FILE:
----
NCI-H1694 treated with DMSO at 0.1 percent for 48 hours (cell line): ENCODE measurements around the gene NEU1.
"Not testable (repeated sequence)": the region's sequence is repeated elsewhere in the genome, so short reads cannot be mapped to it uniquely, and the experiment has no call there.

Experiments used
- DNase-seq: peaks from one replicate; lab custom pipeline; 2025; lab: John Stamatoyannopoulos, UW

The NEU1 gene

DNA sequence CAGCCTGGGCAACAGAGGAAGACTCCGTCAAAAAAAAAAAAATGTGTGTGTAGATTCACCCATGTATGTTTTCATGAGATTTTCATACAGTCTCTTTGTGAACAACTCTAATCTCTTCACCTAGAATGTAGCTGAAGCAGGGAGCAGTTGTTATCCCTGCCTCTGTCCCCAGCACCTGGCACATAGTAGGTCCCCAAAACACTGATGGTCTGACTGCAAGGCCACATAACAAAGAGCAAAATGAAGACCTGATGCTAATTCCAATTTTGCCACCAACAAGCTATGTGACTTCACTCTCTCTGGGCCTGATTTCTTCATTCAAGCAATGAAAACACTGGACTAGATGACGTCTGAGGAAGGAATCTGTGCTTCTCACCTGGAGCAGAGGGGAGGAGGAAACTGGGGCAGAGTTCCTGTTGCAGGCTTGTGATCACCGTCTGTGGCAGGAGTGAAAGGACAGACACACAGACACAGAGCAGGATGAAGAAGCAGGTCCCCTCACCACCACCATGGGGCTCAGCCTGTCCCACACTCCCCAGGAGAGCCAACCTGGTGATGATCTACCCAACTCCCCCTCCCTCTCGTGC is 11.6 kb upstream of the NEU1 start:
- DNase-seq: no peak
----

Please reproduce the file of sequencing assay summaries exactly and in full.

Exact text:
NCI-H1694 treated with DMSO at 0.1 percent for 48 hours (cell line): ENCODE measurements around the gene NEU1.
"Not testable (repeated sequence)": the region's sequence is repeated elsewhere in the genome, so short reads cannot be mapped to it uniquely, and the experiment has no call there.

Experiments used
- DNase-seq: peaks from one replicate; lab custom pipeline; 2025; lab: John Stamatoyannopoulos, UW

The NEU1 gene

DNA sequence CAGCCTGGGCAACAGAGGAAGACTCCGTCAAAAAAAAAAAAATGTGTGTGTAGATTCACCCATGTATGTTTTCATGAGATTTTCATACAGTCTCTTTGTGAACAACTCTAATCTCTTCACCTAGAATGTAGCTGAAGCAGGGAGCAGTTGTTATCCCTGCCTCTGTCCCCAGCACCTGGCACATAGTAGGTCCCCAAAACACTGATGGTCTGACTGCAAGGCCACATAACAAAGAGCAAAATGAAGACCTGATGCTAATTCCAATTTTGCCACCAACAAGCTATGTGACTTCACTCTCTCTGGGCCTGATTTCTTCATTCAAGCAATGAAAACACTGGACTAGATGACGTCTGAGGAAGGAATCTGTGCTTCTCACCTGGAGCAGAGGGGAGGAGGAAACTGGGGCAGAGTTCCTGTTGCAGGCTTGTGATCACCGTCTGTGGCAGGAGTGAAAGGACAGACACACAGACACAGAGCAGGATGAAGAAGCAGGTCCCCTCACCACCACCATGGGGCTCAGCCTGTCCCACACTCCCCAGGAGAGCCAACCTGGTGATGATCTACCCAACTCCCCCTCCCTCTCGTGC is 11.6 kb upstream of the NEU1 start:
- DNase-seq: no peak